Life One Two Wheels: ‘Two Wheels is a Win’ with Sam Parker
Special to the Daily
No matter how he looks at it, a bicycle is a good thing for Sam Parker, one of the founders of Podium Sports in Frisco.
He first learned to ride a bike at around 6 or 7 years old, when his family was living in Australia. He tore through the neighborhood on his Schwinn Sting-Ray, delivering the morning paper along the way.
Since then, his bike has taken him a number of places around the United States, Canada and Europe.
“That’s the biggest part of it,” he says. “The physical fitness is the fringe benefit.”
Parker finds psychological benefits as well.
“I’m far more at peace after a bike ride, whether I’m with friends or by myself,” he says. When one of his friends was killed in a hit-and-run accident on her bike, he got on his to work through the pain.
“I was riding angry for two and a half hours,” he says. At the end of the ride, though, he wasn’t mad anymore.
“Certainly I was upset, but I didn’t need to be angry,” he remembers. “I needed to resolve it, pocket it.”
Parker took his first big bike ride with his older sister to Nova Scotia, who helped him learn to ride a bike. He was 15 at the time — she was graduating from college and wanted him to see the East Coast. For a kid who grew up on the Front Range of landlocked Colorado, he says, “It was amazing to ride next to the ocean.”
Parker’s brother was also instrumental in fostering his love for bicycles. In 1984, after an incredibly long ski season here in Summit County, Parker went to San Francisco to help his brother with historical façade restoration on Victorian houses.
“That’s where I got serious about riding bikes,” Parker says. “(My brother’s) friend had a bike shop and helped me get a good race road bike. All the hills were like doing intervals. He helped me kind of refine cycling as a lifestyle … My brother said, ‘Let’s take this more seriously as an activity.’”
That same summer, Parker went down to the Natural History Museum in Los Angeles. The year of the Olympics, there was an exhibit called “Games of the X Olympiad: Los Angeles, 1932.” The exhibit juxtaposed modern photos of contemporary events set against the background of the previous Olympic games. He still remembers it today.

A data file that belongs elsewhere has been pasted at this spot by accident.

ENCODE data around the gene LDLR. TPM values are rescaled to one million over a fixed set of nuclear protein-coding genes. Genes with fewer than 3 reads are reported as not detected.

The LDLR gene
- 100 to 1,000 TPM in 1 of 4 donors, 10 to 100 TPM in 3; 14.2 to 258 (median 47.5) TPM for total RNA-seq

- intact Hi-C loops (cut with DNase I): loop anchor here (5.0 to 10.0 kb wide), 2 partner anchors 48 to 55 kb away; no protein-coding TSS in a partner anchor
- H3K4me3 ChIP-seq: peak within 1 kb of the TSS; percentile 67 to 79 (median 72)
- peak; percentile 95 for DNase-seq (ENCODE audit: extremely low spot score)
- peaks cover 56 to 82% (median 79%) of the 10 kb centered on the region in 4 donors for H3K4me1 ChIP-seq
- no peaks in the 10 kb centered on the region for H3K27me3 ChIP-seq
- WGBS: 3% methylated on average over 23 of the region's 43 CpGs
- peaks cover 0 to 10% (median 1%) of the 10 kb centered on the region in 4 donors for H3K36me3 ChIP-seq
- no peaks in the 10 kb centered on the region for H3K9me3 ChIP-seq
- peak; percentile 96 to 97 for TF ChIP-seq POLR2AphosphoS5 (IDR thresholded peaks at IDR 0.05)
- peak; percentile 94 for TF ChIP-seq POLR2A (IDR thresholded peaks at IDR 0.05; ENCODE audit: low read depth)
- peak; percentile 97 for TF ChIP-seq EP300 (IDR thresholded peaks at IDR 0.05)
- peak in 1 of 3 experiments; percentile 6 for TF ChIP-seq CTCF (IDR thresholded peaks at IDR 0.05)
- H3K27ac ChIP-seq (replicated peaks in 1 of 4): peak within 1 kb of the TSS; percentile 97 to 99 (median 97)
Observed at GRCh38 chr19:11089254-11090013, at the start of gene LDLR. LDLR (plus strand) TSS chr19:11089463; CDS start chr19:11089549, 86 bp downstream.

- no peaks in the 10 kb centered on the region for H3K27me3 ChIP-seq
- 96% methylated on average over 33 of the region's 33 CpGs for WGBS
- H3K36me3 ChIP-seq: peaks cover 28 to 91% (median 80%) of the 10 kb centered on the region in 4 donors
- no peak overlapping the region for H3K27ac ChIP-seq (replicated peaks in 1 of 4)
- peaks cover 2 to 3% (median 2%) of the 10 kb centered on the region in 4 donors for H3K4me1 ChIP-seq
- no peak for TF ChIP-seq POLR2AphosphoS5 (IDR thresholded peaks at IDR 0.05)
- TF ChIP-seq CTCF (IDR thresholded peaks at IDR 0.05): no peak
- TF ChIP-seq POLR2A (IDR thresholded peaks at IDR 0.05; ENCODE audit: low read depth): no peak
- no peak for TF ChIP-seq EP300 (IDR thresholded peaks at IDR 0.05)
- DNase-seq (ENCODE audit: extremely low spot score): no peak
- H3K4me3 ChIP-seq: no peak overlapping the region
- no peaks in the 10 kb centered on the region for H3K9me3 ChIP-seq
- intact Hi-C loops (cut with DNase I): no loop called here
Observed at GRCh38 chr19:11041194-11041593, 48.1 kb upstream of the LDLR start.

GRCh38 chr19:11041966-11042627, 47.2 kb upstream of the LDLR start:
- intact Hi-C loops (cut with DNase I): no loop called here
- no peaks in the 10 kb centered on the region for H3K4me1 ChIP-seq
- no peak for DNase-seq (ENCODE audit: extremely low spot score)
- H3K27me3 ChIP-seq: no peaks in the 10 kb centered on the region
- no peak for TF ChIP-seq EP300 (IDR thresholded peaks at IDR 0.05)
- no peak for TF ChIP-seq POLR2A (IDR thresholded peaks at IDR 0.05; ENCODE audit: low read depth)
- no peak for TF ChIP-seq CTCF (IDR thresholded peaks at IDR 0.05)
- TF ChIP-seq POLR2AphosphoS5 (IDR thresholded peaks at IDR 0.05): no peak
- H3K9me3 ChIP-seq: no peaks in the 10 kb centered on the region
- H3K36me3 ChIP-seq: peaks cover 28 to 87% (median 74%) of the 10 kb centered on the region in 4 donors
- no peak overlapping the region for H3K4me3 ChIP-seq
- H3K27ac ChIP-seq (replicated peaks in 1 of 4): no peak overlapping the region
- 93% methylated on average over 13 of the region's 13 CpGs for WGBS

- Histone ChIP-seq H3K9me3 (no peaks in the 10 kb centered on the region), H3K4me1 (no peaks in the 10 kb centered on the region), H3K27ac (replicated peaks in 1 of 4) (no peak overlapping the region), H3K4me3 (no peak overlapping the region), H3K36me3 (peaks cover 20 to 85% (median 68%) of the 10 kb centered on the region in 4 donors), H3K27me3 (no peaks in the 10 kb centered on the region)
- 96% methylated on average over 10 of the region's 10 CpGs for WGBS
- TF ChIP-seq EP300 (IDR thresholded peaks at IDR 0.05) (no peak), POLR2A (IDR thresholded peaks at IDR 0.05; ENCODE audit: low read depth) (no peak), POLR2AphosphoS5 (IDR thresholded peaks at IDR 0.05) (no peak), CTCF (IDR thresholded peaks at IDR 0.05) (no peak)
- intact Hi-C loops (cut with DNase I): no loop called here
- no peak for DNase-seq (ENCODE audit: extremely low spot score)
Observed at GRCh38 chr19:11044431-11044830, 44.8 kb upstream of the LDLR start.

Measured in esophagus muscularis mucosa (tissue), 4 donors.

“In 100 years the basic concept of a bike hasn’t changed,” he says. “The physics of the bicycle as a human-powered tool really sparked the appeal I found in it.”
A rare disorder
Parker worked at Copper Mountain from 1979 to 2004, when he ended his tenure as director of ski patrol, “the greatest job in the world.”
That experience opened up doors for him in the biking world as well. The Carpenter/Phinney Bike Camp was first based at Copper.
“I was patrolling and thought they might need EMT help, like if someone fell and got road rash,” he remembers. He ended up working year after year at the camp. For “two weeks every summer, we were helping people get more comfortable on their bikes and ride up here.” The camp ran for 15 years, 10 of those in Summit County. After a brief move to Eagle County and a stint in Sun Valley, it eventually took him to Italy.
In addition to his 15-year involvement with the bike camps, Parker has also worked as an announcer, running background music for bike races around the country. He also briefly raced road bikes himself “at a very amateur level.”
As a road cyclist, he has had “a love/hate relationship with mountain bikes — mostly from falling over.” He gave his mountain bike away to his brother, who’d been living overseas, and instead focused his energies on road biking.
Parker feels that Summit County has been an incredible place to raise children.
“(My wife and I) both love to ski and ride bikes, and fortunately our kids like to do the same thing,” he says. “We can ski as a family and bike as a family. There’s nothing more gratifying than that.”
These days, Parker views his bike as a “recovery tool.” Afflicted with Idiopathic Autoimmune Hemolytic Anemia, he says that the bike has helped him through the illness, even as doctors have struggled to pin down the exact cause of the blood disorder.
“Being able to get back on the bike was always a goal, mentally and physically,” he says of facing the condition, which can have unexpected impacts on cycling and even day-to-day activities. The recovery process lasts from nine to 12 months after an attack.
“It interrupts your daily life,” Parker says. “Walking up and down your staircase, making a peanut butter and jelly sandwich, you’re anaerobic. It takes you out of your normal routine.”
After the first incident, the doctors said that he had a one in 10,000 chance of another attack, but it reappeared.
“Being able to get back on my bike was always a milestone, feeling like I had recovered from these two incidents,” he says, and now enjoys “life on a different perspective with this condition.”
Taking it one day at a time, Parker vows to keep learning and riding more throughout his life.
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